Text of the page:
A time of final preparation. A time to reflect. Prepare a quite space to pray individually and as a family. Prepare candles to be lit to show the light of the risen Christ who is stronger than the darkness of death. You could have one for each family member. They could decorate them with their name or own unique symbols.
Some ideas for decorating candles could include
- Painting on them with acrylic paint
- Adding a sleeve which could be drawn on (be careful of fire hazards and place the sleeve away from the flame)
- Placing the candle on a unique saucer or paper plate
- Putting a ribbon around the candle
- Having different styles or heights of candles to reflect individuals
Again, reflect on the readings for the Mass. Prepare a meal for your family in which you remember the events on that night. The words of Jesus. As you read about breaking bread, share the bread on your own table. It is not the Eucharist, but the people gathered are the Eucharist for one another. Just as Jesus shared his body with us, we share our lives with one another.
To help you here are the readings for Holy Thursday, read them and reflect on them with one another.
Exodus 12:1-8, 11-14
Psalm 116:12-13, 15-16, 17-18
1 Corinthians 11: 23-26
John 13: 1-15
Wash one another’s feet. Serve one another.
Set up a family roster to pray all through the night.
The way of the cross. Get the family to help prepare the stations of the cross around your home. Each place is prepared and reflected on by the same person. Get family and friends to do a station each and share the prayer via video chat. There are many great resources to help you reflect on each station, but make it personal, make it understandable. Imagine yourself as a witness to the events for each station. Pray for the world, pray for yourself, pray to have the courage and love of Jesus.
The readings from the liturgy for Good Friday are:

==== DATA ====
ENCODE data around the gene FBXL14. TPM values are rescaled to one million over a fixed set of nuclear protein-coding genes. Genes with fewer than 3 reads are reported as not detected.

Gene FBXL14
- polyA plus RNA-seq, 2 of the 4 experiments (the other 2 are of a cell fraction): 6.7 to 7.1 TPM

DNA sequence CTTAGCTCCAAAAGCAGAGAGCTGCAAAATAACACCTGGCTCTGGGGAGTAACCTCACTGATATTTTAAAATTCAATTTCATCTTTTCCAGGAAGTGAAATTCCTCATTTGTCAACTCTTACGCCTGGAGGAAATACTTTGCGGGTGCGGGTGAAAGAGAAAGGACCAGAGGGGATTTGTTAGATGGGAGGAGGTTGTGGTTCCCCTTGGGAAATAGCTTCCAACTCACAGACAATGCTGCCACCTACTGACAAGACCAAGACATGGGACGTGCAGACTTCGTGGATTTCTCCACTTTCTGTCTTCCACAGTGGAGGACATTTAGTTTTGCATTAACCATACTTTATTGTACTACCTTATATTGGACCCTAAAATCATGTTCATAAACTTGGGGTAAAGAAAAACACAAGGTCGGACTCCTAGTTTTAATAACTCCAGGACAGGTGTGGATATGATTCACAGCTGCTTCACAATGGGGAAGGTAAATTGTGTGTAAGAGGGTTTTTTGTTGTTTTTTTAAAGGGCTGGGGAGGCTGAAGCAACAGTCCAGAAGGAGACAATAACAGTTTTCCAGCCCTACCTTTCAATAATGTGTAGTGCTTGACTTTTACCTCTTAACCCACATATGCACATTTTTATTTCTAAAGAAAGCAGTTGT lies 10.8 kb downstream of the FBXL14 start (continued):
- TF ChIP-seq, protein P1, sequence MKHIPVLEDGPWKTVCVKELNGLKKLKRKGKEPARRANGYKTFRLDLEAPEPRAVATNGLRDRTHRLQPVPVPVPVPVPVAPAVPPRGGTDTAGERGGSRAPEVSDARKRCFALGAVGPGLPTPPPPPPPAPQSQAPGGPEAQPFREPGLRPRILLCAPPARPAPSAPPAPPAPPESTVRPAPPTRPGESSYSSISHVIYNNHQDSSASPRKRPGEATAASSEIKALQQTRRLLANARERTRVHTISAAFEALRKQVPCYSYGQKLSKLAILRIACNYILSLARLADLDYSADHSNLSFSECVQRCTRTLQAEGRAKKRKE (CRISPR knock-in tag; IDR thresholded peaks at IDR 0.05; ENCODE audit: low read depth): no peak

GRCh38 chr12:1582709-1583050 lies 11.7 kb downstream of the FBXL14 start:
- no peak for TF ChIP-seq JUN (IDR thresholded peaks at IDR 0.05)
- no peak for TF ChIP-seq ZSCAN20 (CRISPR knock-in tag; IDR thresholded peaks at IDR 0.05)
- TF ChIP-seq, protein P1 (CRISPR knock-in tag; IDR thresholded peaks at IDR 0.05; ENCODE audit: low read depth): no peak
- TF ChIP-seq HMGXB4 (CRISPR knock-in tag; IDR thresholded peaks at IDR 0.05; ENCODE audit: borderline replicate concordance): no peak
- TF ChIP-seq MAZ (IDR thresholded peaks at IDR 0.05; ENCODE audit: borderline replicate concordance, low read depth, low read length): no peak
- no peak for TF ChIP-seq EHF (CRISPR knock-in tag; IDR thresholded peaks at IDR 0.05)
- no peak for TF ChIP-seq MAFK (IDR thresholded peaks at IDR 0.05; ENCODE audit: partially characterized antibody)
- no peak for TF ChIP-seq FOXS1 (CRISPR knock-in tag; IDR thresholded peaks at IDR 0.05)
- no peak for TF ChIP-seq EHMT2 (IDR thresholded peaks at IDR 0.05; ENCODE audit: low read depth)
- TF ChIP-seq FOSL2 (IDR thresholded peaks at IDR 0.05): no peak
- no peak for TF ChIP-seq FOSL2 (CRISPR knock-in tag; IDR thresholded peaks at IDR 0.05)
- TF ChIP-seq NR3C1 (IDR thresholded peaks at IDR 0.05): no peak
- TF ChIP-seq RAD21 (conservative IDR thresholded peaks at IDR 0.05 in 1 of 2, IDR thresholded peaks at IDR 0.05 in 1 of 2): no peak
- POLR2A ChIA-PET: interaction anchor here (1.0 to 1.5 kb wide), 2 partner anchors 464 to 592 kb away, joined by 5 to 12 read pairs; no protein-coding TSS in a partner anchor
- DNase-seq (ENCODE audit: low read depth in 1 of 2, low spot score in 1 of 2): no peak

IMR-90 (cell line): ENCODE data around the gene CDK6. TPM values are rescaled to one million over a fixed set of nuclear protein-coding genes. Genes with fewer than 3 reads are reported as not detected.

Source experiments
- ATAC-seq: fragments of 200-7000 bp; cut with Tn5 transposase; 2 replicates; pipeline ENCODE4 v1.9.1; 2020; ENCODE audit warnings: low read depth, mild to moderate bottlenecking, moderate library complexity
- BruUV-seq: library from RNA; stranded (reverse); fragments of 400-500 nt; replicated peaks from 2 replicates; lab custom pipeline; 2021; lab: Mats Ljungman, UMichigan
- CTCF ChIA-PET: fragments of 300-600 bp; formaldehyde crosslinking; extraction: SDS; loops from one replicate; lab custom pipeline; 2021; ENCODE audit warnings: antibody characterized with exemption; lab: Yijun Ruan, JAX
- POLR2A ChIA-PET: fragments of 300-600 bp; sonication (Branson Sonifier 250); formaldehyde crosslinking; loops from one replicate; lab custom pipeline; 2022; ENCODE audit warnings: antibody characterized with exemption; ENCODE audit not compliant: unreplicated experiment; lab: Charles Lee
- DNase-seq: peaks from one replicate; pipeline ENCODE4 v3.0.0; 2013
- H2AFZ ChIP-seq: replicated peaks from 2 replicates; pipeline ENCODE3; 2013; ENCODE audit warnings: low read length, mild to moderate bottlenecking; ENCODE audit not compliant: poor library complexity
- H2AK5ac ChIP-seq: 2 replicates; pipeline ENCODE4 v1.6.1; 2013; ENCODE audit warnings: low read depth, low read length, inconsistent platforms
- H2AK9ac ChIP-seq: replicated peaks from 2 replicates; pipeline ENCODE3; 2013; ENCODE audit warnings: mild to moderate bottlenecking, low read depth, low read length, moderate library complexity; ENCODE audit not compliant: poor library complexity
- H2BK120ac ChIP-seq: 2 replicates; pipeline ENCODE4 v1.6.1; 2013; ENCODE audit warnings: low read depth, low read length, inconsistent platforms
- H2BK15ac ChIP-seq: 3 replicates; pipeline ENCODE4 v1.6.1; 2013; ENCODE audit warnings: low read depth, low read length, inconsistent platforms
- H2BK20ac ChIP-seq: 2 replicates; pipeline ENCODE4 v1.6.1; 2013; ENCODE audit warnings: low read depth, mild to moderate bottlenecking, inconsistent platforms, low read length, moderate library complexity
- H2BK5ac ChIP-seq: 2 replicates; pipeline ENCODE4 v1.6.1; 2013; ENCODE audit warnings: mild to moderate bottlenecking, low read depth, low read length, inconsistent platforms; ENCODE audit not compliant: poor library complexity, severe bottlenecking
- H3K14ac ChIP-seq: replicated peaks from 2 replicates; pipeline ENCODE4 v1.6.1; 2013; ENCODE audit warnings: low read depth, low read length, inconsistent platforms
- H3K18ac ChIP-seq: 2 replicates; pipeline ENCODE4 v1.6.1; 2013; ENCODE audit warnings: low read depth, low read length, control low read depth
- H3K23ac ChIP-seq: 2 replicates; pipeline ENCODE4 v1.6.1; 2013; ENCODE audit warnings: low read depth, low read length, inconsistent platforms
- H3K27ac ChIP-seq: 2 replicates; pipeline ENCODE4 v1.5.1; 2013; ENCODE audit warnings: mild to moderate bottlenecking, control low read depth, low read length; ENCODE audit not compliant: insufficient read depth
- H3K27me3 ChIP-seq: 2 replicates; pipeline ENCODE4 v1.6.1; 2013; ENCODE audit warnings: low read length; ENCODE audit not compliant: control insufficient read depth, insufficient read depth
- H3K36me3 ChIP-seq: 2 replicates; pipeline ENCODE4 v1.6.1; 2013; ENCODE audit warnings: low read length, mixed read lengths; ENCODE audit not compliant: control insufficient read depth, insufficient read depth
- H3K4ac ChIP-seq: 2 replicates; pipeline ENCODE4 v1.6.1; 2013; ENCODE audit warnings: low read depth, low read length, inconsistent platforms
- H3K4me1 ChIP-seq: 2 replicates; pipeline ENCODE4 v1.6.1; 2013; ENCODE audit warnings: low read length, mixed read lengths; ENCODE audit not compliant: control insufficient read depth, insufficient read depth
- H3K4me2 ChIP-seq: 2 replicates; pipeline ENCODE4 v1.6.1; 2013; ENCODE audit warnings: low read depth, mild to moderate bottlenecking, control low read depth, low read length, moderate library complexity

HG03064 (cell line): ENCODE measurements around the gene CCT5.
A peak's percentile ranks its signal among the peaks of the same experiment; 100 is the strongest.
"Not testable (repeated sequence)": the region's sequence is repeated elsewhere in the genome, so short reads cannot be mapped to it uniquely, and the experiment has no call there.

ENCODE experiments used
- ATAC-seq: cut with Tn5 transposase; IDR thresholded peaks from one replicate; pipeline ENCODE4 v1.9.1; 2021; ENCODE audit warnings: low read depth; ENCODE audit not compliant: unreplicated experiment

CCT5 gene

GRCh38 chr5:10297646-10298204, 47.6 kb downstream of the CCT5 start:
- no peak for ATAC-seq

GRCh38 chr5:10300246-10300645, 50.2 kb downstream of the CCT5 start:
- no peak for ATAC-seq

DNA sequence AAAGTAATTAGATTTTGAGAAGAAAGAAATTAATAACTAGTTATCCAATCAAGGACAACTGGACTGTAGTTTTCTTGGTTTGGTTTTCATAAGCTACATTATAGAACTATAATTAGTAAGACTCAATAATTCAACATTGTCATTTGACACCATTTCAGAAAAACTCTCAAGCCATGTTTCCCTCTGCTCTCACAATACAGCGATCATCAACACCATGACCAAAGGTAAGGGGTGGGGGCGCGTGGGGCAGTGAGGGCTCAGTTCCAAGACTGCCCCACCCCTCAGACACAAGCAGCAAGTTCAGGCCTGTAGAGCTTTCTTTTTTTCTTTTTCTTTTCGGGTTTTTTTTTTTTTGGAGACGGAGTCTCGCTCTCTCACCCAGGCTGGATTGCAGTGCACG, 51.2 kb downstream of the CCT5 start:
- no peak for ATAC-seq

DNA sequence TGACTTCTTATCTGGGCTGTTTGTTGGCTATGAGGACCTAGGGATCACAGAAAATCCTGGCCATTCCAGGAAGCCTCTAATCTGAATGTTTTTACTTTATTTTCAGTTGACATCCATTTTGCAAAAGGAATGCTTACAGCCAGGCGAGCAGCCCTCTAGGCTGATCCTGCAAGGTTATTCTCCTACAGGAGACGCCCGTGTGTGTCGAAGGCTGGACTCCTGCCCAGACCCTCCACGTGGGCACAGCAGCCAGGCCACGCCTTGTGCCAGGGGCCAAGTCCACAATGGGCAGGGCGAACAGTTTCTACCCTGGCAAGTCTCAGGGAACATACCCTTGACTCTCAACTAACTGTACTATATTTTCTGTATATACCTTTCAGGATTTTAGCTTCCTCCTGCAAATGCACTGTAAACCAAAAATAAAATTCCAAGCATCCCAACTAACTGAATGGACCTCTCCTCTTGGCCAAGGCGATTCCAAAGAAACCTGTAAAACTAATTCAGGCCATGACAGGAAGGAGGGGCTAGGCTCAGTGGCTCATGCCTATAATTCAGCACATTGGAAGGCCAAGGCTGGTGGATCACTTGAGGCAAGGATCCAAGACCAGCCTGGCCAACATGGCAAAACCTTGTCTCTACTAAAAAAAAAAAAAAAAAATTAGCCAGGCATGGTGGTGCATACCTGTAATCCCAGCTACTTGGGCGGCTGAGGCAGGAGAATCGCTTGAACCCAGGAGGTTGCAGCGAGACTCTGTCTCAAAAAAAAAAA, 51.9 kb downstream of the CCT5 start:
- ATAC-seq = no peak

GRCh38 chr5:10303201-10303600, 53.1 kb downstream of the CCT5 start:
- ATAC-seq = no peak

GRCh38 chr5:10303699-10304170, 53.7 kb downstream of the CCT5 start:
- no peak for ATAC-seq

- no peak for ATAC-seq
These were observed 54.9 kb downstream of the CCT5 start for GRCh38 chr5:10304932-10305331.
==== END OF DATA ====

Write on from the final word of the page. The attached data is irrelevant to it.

Psalms 31:2, 6, 12-13, 15-16, 17, 25
Hebrews 4:14-16; 5:7-9
Be still. Have a time of silence with the whole family stopping normal activities and just being still with Jesus.
This is the most wonderful of liturgies, the High Mass of the year. We recall our history and we look forward to life in glory with God.
The vigil begins with a liturgy of light, where we see the light of the resurrection growing larger to chase away the darkness. You can use your candles you made here. Darken your rooms and light the candles and see how the darkness is chased away. Sit silently and enjoy the new light as it begins to fill all of creation. There are many beautiful prayers in the liturgy and you can see them here. http://liturgies.net/Liturgies/Catholic/roman_missal/eastervigil.htm
What a great opportunity to enjoy all of the readings and psalms, a feast for us of God’s word and his work throughout all of time.
Spend time together with these words.
Alleluia he is here!
Make Alleluia posters to put all over the house. Finally, we can sing for joy. He is alive and our salvation is at hand.
If you have built a tomb, crack it open.
We begin the party today. This celebration will last 50 days. Have you stocked up for it? Have you filled your home with Jesus life and light? Stockpile his love so that you can share. As you contact family and friends, begin with Allelluia!
Have your egg hunts and your chocolate, but even more fill yourself with the power of rebirth, a new life is here for all of us. It is awaiting us as we too will rise from our hiding places.
Go outside and shout to your neighbours
“Allelluia, he is risen indeed!”
“God’s not dead, he is alive”